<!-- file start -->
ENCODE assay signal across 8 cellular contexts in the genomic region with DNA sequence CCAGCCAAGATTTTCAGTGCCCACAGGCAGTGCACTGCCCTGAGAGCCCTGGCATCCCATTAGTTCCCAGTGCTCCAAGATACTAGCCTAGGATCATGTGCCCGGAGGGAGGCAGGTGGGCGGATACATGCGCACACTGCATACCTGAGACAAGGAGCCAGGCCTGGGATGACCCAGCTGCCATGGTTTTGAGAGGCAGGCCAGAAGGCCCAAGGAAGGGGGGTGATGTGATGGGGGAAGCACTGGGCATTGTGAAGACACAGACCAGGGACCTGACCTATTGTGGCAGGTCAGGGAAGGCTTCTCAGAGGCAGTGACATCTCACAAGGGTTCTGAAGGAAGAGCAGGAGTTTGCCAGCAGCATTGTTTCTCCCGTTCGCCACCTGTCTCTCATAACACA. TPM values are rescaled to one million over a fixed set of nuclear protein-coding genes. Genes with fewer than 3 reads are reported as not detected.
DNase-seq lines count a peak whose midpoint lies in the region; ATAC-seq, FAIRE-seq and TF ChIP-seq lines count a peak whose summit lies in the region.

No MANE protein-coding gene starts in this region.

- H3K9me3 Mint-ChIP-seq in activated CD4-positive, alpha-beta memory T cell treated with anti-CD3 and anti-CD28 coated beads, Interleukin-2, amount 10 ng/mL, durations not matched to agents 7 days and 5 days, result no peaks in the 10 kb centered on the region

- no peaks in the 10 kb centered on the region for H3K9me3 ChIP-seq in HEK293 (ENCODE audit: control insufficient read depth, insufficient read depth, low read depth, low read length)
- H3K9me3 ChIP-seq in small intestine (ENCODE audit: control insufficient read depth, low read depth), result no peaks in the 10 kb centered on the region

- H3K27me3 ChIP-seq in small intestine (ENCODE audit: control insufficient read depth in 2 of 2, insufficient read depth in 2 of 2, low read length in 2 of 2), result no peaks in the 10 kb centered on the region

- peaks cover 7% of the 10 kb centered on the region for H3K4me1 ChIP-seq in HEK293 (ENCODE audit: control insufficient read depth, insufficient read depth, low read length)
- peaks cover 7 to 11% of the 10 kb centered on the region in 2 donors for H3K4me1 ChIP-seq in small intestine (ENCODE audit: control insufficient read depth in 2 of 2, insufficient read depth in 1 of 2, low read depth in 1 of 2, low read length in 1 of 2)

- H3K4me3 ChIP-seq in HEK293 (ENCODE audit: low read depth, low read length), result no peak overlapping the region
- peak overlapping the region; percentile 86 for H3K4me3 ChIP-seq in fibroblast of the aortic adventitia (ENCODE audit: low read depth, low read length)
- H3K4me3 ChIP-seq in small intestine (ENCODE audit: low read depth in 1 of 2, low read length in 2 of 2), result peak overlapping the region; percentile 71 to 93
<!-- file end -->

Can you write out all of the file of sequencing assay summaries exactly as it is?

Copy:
ENCODE assay signal across 8 cellular contexts in the genomic region with DNA sequence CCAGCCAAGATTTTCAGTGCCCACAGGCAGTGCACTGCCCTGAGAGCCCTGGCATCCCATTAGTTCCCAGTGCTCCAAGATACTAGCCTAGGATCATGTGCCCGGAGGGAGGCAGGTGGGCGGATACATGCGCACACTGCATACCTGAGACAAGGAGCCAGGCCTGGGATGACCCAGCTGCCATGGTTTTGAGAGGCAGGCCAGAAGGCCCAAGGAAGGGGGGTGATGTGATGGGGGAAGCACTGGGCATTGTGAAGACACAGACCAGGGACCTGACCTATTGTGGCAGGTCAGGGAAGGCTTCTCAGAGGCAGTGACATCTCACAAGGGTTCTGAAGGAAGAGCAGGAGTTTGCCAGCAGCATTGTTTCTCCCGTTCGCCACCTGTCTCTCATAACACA. TPM values are rescaled to one million over a fixed set of nuclear protein-coding genes. Genes with fewer than 3 reads are reported as not detected.
DNase-seq lines count a peak whose midpoint lies in the region; ATAC-seq, FAIRE-seq and TF ChIP-seq lines count a peak whose summit lies in the region.

No MANE protein-coding gene starts in this region.

- H3K9me3 Mint-ChIP-seq in activated CD4-positive, alpha-beta memory T cell treated with anti-CD3 and anti-CD28 coated beads, Interleukin-2, amount 10 ng/mL, durations not matched to agents 7 days and 5 days, result no peaks in the 10 kb centered on the region

- no peaks in the 10 kb centered on the region for H3K9me3 ChIP-seq in HEK293 (ENCODE audit: control insufficient read depth, insufficient read depth, low read depth, low read length)
- H3K9me3 ChIP-seq in small intestine (ENCODE audit: control insufficient read depth, low read depth), result no peaks in the 10 kb centered on the region

- H3K27me3 ChIP-seq in small intestine (ENCODE audit: control insufficient read depth in 2 of 2, insufficient read depth in 2 of 2, low read length in 2 of 2), result no peaks in the 10 kb centered on the region

- peaks cover 7% of the 10 kb centered on the region for H3K4me1 ChIP-seq in HEK293 (ENCODE audit: control insufficient read depth, insufficient read depth, low read length)
- peaks cover 7 to 11% of the 10 kb centered on the region in 2 donors for H3K4me1 ChIP-seq in small intestine (ENCODE audit: control insufficient read depth in 2 of 2, insufficient read depth in 1 of 2, low read depth in 1 of 2, low read length in 1 of 2)

- H3K4me3 ChIP-seq in HEK293 (ENCODE audit: low read depth, low read length), result no peak overlapping the region
- peak overlapping the region; percentile 86 for H3K4me3 ChIP-seq in fibroblast of the aortic adventitia (ENCODE audit: low read depth, low read length)
- H3K4me3 ChIP-seq in small intestine (ENCODE audit: low read depth in 1 of 2, low read length in 2 of 2), result peak overlapping the region; percentile 71 to 93